Previous versions of Timer+ application were downloaded more than 4 million times. That meant that we had a lot of data to work with. Defining problems, goals and new features was easy.
Main screen, First option.
Exploring different solutions to see why something doesn’t work is as equally important as finding the right one.
Contrary to popular belief, motion is not "eye candy" – it should create a sense of space or progression.
Main screen, Second option.
Another option we explored for the main list view. This direction was immediately discarded as the tap targets for the targeted users were too small.
Start, Stop, Sort or Delete.
Starting or stopping multiple timers at the same time is the main feature of the app. We had to find a fast and easy way to do it right.
Exposing sketches to criticism before making pixel-perfect comps is the most important step in the process. Although phases interplay with each other and every phase has at least some elements of the other, finding the right solutions is the most important goal. Only then we can start working on visual design.
Data showed that people search for their inactive timers first by name and then by time. Designing layout that makes that easy was the most important task.
Start timer, quickly.
Swipe right to start the inactive timer or swipe left to delete one. It was important to create quick gesture controls for users who need them.
Color coded labels are not designed only to help with categorisation. By marking it additionally when the timer is running, we are also making sure it is easier to find.
Quick gesture control.
For running timers, swipe to right exposes cancel or pause actions. Swipe to left is still reserved only for deleting. By doing it like this we are making sure that there is no way to accidentally delete timers while doing something active, like working out.
Pull to create new timer.
Designing for thumbs means thinking about ergonomic values of the interface. With increasingly larger screens, we saw a need to create a quick gesture for creating new timers.
Start more than one timer at the same time.
Interface needs to react and be aware of the context the user is in. Under All tab of the main view, editing allows us to sort or start multiple timers as we wish while under Active tab, we can only stop or delete and sort order is always based on duration.
No need for Edit.
Detail view is hybrid mode between edit and preview. The name, color or sounds can be changed while the timer is running and each change is autosaved automatically.
Auto Destructive sprint notifications.
Repeating timers are one of the main feature. We created custom self destructive alerts that are triggered for each repetition.
Quick gesture controls even on iPad.
Timer+ is universal iOS app but creating the user interface for iPad had different usability goals.
Start, stop, sort or delete.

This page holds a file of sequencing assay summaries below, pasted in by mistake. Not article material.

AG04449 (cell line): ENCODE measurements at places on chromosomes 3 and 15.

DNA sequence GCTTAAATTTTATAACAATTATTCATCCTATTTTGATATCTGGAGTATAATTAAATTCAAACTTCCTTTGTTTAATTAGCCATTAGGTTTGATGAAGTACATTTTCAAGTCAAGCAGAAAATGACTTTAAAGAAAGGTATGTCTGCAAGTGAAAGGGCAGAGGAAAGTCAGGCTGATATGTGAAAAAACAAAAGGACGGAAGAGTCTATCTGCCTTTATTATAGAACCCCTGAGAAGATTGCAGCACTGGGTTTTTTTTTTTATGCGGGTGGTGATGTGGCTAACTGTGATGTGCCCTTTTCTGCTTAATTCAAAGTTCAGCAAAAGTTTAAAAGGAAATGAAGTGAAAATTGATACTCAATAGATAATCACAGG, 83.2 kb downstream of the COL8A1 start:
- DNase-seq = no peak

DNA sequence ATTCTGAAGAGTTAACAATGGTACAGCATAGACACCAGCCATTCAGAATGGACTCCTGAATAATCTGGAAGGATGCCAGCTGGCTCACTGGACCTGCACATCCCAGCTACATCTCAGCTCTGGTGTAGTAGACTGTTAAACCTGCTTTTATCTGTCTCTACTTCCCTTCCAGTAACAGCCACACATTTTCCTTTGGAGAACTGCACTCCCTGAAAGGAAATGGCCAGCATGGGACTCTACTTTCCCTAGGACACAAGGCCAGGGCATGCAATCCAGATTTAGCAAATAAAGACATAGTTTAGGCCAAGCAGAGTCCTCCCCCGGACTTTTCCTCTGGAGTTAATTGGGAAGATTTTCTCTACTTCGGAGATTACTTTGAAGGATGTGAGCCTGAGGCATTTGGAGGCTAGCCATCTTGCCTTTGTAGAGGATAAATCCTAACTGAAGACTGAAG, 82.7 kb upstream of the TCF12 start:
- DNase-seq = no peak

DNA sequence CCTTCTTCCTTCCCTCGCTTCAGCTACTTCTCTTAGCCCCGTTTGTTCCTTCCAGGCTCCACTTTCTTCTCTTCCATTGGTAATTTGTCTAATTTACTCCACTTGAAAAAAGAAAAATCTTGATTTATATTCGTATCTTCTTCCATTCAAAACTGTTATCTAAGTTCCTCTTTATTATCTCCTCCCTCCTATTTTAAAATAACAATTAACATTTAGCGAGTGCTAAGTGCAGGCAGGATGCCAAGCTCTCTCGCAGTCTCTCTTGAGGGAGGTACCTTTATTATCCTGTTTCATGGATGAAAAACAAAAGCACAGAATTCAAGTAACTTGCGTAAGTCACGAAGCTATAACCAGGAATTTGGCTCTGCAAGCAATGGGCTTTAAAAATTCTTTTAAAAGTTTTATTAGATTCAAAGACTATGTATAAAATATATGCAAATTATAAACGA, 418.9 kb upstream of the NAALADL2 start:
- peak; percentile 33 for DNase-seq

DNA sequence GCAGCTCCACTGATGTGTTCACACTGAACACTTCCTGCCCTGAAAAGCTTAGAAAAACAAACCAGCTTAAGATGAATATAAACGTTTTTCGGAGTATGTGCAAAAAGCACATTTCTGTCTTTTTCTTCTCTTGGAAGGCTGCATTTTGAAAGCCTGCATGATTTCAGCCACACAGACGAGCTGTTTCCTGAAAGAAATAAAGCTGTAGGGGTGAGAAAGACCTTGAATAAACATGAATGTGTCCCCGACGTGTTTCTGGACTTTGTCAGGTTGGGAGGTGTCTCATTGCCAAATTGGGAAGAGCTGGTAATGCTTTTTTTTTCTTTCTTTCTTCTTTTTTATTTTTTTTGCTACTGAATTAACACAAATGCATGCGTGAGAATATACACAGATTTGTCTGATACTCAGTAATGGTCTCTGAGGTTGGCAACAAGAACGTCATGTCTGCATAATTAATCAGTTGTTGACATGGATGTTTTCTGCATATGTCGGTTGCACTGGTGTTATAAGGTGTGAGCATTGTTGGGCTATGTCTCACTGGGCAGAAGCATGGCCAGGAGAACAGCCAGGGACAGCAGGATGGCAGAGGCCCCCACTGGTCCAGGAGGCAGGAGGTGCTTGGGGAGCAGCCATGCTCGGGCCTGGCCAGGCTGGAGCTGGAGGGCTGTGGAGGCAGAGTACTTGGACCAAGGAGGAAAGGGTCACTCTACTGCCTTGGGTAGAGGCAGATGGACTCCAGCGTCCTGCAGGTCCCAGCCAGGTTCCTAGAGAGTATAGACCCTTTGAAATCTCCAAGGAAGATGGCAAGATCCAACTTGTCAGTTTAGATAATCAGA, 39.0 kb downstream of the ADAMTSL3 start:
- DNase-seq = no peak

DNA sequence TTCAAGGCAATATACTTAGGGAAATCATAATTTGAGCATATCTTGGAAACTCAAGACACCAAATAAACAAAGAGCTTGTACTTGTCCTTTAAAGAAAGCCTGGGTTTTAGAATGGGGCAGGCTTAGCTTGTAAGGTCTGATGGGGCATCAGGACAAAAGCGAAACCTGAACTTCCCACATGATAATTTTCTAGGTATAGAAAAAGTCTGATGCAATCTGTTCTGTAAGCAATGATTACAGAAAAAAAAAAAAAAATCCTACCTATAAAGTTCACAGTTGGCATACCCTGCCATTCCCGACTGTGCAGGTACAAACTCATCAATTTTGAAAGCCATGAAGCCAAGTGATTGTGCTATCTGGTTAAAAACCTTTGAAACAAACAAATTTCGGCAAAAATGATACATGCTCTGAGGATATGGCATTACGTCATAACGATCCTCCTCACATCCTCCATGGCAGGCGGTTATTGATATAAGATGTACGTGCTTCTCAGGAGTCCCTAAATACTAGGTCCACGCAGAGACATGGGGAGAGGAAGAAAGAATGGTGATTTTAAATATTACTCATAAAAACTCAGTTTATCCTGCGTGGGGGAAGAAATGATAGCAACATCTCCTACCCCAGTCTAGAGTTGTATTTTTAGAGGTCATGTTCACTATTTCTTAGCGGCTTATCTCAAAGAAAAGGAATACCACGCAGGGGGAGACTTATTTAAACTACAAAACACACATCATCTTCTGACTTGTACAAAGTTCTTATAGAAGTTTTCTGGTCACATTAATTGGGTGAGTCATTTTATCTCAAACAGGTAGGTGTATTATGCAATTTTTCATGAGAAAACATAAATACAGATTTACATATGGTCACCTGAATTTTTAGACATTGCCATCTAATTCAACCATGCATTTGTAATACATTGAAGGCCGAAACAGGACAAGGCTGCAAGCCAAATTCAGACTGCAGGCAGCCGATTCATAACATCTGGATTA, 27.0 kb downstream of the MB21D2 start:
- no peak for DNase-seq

The layout is adapted for easy scan of the timers, even from the distance. Each timer is separate card, a detail view focused and reduced in size.
Big canvas, focused controls.
Working on the bigger screen doesn’t necessary mean an easier job. Reducing the hand travel distance meant putting the most used controls close to each other.
We’ve also designed unassertive notification system for cases when user needs to be notified about necessary actions.
Make it usable. Make it beautiful. Surprise and delight.
Swipe to flip for Quick controls.
Horizontal swipe on the card flips that card to its back side, revealing the additional controls like Start, Pause, Stop or Delete.
Each card reacts on the cards around it. Deleting one card moves every other with a bouncy effect, strengthening the feeling of cards being separate entities.
Making it feel alive.
With meaningful animations, clean minimal interface can become alive and even more focused on the actions we want for users to notice.
Add 1, 10 or 30 minutes, quickly.
Tap once to add one minute or tap and hold to add bigger time segments.
Surprise and delight.
Once the bases are solid, it’s easy to build on the premise and add details.
Reimagine interaction design for Evernote iPhone application. I designed and created interactive prototype in Apple Quartz Composer.
My first task was to reimagine the Evernote for iPhone for easy use with one hand. The second priority was creating an interface that will enable richer and more focused writing experience. The result was prototype based on Pull-to-Create/Pull-to-Save gestures.
Pull to create new note.
Main navigation is build around custom Tab Bar pattern. Pulling the list down would trigger New Note modal view.
No status bar, no navigation bar, no distraction. Main goal is focused writing experience.
Pulling the list down triggers the New Note view.
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I worked with the talented Indezo team to design and develop Indezo iPad app. I led the design process, oversaw development, came up with concepts, user flows and designed everything ranging from illustrations and UI/UX explorations to motion and interaction design, with exception for icon design.
View the story of Indezo